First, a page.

This was true on December 7, 1941. The Japanese attack on Pearl Harbor brought America to finally meddle in the war events. In the last weeks, December 7, 1941 was often compared with September 11, 2001. In Pearl Harbor, more than 3000 Americans died within a few hours. The difference was that this tragedy occurred far from the coast and not - as on September 11 - in the middle of America's cultural, political and economic center.

There is another reason to recall May 8, 1945 in view of Afghanistan. Wars can end a terror regime but can not create democracy and the rule of law. The challenges and the necessary efforts in building a civilian state structure first began with the end of the war. More than a punitive action is involved in Afghanistan. The pacification of a country once one of the most liberal and world-open states of Central Asia is imperative.

The extent that Afghans make the transition from a terror regime depends on how the international community deals with the main culprits. May 8, 1945 and its aftermath in the 1946/47 Nurnberg trials should be remembered. The main war criminals who were still living were accused and convicted with great procedural expense by an international military tribunal. The principle of the rule of law is always in effect toward its enemies. Therefore an international criminal court has great importance. The US will only be credible in its efforts for a worldwide coalition against terror by helping establish this criminal court.

June 28, 1914: On this day an individual terrorist who was also part of a network shot and killed the Austrian successor to the throne Franz Ferdinand setting off a chain reaction that ultimately caused the First World War.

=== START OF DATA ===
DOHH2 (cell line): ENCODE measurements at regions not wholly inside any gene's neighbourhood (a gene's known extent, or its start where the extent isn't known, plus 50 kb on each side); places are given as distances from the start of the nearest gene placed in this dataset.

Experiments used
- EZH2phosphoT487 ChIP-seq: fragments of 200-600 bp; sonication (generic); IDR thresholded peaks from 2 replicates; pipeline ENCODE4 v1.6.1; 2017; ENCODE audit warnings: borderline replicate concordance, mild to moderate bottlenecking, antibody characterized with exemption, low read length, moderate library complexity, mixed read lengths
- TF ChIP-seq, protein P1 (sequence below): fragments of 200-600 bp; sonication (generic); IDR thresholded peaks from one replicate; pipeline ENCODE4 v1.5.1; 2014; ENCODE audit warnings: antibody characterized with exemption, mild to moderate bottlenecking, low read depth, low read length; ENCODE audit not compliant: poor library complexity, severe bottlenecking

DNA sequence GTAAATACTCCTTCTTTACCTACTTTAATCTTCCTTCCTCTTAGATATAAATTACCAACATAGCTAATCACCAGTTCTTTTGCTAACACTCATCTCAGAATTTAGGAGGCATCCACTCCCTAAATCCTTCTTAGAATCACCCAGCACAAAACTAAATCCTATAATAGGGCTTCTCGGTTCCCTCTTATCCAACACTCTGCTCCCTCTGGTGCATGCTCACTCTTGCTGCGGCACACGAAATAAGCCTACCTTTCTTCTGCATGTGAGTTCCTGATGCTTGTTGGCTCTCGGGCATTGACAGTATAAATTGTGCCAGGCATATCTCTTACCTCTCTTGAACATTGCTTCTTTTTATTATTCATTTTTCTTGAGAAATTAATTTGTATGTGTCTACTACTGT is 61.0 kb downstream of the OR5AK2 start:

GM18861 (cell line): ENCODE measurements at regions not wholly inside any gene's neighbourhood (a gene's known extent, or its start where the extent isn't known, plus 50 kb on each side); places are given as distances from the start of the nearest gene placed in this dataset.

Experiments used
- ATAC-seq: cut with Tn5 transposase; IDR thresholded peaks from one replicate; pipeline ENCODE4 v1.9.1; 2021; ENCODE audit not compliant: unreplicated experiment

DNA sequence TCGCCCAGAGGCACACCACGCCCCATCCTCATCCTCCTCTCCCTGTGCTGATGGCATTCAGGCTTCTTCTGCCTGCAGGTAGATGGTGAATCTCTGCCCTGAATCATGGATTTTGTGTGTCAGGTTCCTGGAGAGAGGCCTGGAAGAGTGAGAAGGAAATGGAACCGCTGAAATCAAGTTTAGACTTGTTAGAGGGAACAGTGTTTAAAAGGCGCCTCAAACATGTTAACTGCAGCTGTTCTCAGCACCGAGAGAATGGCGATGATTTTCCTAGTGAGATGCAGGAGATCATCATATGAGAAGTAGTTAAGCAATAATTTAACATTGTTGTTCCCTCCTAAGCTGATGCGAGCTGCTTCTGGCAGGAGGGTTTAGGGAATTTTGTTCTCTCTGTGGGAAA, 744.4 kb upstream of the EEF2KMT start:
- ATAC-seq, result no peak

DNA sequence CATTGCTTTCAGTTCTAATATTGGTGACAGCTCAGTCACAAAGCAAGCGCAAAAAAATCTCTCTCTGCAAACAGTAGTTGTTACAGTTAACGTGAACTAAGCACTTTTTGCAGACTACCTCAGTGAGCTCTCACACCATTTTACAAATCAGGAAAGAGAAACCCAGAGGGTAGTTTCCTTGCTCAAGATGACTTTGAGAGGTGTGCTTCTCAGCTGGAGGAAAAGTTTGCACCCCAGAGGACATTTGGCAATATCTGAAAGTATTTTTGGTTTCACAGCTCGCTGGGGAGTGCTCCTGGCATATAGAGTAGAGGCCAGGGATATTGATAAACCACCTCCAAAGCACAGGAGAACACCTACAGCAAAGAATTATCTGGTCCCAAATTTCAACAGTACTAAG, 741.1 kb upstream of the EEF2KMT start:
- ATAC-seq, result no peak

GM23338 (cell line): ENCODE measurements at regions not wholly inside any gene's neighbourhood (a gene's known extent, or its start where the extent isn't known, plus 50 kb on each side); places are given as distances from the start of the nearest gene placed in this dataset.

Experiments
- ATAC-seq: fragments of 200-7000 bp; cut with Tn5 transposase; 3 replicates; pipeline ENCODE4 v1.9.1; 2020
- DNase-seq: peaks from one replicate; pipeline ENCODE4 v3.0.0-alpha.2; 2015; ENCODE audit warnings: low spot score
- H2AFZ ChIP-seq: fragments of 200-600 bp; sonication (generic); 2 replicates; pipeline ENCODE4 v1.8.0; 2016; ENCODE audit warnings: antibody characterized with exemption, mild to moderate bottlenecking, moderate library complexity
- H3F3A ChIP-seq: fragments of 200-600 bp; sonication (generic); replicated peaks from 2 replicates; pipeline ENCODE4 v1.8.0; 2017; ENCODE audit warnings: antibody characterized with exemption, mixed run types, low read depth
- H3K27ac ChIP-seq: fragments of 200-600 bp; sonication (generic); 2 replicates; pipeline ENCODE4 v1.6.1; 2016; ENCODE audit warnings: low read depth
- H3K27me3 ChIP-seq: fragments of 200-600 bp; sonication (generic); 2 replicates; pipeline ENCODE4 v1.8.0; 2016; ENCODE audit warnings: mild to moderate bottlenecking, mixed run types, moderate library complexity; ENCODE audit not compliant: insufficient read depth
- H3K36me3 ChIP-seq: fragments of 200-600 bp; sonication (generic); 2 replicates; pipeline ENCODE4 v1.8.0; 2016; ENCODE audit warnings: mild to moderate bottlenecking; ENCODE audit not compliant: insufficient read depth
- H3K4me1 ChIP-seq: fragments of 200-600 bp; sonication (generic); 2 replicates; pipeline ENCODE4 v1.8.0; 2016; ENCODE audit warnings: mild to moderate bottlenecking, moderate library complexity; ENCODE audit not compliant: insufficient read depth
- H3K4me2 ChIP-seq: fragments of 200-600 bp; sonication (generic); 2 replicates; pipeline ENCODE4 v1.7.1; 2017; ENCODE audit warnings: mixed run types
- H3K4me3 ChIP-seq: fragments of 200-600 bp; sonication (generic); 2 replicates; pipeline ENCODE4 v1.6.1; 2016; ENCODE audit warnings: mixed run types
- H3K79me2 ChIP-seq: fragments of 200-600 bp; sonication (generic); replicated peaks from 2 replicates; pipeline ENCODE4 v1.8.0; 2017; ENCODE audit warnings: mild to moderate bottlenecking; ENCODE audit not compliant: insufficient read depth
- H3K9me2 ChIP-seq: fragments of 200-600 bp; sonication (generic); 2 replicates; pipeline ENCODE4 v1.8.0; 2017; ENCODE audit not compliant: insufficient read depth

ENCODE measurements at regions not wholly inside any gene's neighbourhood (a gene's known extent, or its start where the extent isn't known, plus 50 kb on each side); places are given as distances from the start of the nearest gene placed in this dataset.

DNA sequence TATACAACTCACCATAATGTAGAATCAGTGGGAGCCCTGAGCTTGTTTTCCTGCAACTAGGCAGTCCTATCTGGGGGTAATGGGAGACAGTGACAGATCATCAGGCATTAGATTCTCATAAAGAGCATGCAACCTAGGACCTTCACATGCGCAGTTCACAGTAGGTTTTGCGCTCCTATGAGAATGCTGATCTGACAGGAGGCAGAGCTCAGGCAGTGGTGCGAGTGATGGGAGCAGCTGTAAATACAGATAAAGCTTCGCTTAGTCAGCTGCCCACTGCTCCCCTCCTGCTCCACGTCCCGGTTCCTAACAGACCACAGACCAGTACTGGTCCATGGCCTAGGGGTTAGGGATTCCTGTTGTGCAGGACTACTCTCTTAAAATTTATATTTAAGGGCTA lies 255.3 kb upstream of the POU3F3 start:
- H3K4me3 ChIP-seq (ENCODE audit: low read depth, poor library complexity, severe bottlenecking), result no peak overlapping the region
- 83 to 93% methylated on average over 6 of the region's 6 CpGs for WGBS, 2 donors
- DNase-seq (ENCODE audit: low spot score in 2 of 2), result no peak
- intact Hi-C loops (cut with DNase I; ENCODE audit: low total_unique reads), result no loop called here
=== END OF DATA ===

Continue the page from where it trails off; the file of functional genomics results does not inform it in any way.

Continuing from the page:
The European public was shocked by the terror attack. Practically all cabinets were convinced that Serbs owed satisfaction to the imperial and royal monarchy. One thing seemed beyond question: Because Serbia's government tolerated a network of Serbian secret organizations, this government bore indirect responsibility for the attack. The German empire backed an Austrian military action. Emperor Franz Joseph faithful to his old friendship "accepted his alliance obligations and would stand on the side of Austria-Hungary."

As a consequence, Austria-Hungary declared war on Serbia on July 28, 1914. Thus a mechanism of mutual alliance commitments, mobilizations and declarations of war was set in motion.

Reflecting on June 28, 1914 is nearly inescapable if we want to give an answer to the present world political crisis. Even today, the way from a limited conflict to an extensive fire can be very short. Full of worries we ask: What is brewing in Pakistan? How will Iraq react? What about Saudi Arabia, Malaysia or Indonesia?

The lesson from 1914 is that great threats can only be overcome multilaterally. These threats can only be limited with the countries of the region - with Pakistan, Turkmenistan, Tadshikistan, Usbekistan and Iran - not against them. These perils can only be surmounted with the great powers - China and Russia -, not against them. These challenges can only be vanquished with the great cultures and religions - thus with Islam - not against them.